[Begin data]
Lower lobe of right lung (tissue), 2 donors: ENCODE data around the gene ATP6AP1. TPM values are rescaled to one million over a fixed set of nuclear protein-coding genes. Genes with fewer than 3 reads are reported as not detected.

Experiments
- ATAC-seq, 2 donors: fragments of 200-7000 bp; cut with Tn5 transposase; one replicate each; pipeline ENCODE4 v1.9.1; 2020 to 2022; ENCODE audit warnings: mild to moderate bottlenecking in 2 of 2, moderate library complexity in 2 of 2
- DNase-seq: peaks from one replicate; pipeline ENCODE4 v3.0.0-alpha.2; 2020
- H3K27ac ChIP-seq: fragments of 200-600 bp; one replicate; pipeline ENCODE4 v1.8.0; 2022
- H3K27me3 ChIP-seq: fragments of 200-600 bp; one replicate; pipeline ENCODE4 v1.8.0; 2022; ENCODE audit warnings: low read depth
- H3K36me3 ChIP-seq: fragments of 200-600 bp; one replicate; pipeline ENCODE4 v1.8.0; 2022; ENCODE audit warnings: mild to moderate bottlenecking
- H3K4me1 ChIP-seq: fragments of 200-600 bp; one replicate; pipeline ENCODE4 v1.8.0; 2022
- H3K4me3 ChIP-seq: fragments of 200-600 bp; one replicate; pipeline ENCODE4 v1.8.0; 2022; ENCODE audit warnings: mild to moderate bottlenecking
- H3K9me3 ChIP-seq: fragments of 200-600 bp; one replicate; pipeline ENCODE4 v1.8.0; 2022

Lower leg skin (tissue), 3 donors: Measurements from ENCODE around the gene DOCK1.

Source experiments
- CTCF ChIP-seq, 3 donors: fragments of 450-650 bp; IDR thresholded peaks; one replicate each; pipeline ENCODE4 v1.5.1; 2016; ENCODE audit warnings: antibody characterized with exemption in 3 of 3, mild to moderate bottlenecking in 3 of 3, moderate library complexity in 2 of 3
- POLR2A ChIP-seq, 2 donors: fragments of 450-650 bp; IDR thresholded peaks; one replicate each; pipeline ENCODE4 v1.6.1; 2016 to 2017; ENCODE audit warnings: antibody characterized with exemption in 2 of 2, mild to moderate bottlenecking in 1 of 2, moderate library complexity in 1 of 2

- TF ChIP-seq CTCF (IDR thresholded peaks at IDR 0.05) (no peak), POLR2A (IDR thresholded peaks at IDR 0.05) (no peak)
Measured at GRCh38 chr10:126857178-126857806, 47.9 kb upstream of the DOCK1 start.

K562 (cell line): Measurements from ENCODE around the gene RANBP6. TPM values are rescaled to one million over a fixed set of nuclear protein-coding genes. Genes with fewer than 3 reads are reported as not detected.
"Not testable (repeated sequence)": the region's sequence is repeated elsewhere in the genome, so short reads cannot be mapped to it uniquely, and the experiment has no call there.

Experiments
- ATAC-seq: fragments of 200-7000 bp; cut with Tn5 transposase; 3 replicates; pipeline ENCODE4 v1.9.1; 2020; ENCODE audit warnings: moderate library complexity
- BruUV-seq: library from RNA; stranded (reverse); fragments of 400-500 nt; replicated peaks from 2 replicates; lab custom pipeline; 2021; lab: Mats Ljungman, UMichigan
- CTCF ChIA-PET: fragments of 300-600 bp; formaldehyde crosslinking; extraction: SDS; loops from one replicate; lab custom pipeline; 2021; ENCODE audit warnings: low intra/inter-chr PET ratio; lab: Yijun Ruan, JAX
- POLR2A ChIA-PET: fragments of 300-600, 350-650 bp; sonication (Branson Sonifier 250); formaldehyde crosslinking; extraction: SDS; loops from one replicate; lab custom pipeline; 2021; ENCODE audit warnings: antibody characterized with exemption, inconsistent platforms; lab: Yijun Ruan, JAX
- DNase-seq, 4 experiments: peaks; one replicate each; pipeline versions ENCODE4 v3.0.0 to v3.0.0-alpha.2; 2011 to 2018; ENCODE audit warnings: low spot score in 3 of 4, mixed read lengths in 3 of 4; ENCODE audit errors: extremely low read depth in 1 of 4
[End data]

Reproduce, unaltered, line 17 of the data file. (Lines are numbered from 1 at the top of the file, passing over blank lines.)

K562 (cell line): Measurements from ENCODE around the gene RANBP6. TPM values are rescaled to one million over a fixed set of nuclear protein-coding genes. Genes with fewer than 3 reads are reported as not detected.